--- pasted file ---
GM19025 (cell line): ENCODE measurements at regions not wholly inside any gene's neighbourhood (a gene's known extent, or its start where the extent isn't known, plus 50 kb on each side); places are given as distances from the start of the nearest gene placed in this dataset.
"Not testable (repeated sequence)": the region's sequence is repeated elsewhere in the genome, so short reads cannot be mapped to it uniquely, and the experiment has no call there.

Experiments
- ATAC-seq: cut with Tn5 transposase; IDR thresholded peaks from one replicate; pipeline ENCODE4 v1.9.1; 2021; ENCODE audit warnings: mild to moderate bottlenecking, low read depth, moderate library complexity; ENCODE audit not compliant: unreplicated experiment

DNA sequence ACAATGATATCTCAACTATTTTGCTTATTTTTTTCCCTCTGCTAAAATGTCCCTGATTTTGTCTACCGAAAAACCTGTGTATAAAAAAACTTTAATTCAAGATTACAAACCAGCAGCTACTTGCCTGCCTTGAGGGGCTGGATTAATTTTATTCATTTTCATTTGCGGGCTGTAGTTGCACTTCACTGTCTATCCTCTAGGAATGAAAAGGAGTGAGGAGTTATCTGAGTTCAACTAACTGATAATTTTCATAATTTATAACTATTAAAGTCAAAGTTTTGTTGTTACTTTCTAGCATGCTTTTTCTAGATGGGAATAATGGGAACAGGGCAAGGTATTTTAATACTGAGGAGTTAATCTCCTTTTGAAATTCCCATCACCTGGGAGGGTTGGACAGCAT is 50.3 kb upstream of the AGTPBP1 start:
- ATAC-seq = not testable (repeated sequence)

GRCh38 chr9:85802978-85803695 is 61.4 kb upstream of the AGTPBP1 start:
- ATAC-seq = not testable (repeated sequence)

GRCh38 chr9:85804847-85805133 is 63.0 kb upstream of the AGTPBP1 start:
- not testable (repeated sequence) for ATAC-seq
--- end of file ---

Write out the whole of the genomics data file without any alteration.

GM19025 (cell line): ENCODE measurements at regions not wholly inside any gene's neighbourhood (a gene's known extent, or its start where the extent isn't known, plus 50 kb on each side); places are given as distances from the start of the nearest gene placed in this dataset.
"Not testable (repeated sequence)": the region's sequence is repeated elsewhere in the genome, so short reads cannot be mapped to it uniquely, and the experiment has no call there.

Experiments
- ATAC-seq: cut with Tn5 transposase; IDR thresholded peaks from one replicate; pipeline ENCODE4 v1.9.1; 2021; ENCODE audit warnings: mild to moderate bottlenecking, low read depth, moderate library complexity; ENCODE audit not compliant: unreplicated experiment

DNA sequence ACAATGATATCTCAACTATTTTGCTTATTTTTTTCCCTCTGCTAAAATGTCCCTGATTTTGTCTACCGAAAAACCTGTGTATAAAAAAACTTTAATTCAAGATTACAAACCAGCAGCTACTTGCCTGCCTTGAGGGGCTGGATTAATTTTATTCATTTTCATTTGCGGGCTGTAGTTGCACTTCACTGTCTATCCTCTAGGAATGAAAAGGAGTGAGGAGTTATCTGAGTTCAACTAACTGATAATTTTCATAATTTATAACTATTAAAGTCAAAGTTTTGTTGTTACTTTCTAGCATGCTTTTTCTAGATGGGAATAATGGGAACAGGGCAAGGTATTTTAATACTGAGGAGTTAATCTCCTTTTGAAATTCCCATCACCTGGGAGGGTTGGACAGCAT is 50.3 kb upstream of the AGTPBP1 start:
- ATAC-seq = not testable (repeated sequence)

GRCh38 chr9:85802978-85803695 is 61.4 kb upstream of the AGTPBP1 start:
- ATAC-seq = not testable (repeated sequence)

GRCh38 chr9:85804847-85805133 is 63.0 kb upstream of the AGTPBP1 start:
- not testable (repeated sequence) for ATAC-seq